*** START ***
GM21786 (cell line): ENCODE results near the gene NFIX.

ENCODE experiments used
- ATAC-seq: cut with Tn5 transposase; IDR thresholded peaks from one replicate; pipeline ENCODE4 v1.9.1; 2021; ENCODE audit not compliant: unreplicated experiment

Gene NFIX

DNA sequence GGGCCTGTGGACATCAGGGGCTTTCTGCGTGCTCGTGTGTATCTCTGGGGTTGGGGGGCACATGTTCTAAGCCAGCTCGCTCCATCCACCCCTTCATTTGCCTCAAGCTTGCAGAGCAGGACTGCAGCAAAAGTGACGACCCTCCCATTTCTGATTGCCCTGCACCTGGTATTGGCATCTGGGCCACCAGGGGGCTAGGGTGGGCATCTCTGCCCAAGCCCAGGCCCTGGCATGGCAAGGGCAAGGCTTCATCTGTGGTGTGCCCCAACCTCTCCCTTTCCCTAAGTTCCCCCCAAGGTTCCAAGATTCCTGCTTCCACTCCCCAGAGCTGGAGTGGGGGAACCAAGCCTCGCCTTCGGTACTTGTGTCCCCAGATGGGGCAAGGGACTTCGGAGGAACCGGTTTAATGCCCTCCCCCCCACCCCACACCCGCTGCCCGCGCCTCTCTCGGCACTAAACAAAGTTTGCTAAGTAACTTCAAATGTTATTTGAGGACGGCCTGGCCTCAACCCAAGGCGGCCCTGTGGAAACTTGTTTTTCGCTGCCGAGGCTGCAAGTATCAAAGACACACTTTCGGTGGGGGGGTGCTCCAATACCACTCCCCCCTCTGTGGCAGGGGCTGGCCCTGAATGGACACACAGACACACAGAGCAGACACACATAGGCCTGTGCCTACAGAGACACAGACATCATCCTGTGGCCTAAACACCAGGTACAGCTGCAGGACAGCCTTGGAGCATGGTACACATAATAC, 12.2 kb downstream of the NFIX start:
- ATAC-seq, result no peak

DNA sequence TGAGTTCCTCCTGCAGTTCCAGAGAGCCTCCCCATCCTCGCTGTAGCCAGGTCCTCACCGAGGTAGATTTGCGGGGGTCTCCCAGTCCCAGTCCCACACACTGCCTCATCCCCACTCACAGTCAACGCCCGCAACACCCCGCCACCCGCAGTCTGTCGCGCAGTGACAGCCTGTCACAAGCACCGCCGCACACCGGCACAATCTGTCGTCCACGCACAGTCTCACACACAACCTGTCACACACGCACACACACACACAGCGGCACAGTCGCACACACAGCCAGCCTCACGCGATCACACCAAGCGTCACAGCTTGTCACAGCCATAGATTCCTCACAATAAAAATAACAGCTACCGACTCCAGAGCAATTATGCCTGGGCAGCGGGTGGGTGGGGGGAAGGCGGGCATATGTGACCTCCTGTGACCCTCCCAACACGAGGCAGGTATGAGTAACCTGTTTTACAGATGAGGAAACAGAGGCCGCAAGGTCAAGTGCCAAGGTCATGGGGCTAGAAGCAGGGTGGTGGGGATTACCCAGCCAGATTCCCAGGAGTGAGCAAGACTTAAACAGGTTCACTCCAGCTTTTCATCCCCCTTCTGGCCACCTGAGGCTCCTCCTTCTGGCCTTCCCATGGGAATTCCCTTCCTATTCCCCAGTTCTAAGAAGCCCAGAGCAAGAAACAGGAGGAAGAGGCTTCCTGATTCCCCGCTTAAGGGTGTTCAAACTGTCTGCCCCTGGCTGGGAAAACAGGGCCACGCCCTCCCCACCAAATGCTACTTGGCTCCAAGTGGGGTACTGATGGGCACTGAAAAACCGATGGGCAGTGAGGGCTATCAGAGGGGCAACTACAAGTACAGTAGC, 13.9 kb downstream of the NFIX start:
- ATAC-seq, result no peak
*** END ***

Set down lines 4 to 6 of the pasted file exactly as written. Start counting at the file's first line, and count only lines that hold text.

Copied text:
Gene NFIX

DNA sequence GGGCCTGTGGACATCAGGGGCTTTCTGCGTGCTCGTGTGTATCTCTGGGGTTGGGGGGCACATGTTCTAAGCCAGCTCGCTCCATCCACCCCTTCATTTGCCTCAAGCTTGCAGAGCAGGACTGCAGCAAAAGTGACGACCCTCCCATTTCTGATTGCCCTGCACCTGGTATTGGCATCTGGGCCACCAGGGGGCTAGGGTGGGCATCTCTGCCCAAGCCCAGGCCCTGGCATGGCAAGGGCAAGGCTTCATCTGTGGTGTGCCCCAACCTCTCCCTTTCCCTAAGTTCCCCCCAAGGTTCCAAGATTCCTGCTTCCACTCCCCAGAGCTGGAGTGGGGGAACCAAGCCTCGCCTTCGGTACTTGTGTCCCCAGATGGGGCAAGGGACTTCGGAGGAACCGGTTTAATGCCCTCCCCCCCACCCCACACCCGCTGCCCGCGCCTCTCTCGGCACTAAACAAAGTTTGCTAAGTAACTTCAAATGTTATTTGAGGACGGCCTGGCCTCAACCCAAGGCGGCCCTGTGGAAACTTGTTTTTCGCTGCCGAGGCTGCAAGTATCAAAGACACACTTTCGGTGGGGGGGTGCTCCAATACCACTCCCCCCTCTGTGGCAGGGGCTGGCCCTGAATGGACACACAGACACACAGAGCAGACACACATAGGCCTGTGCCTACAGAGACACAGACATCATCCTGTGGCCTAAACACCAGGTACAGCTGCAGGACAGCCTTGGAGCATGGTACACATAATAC, 12.2 kb downstream of the NFIX start:
- ATAC-seq, result no peak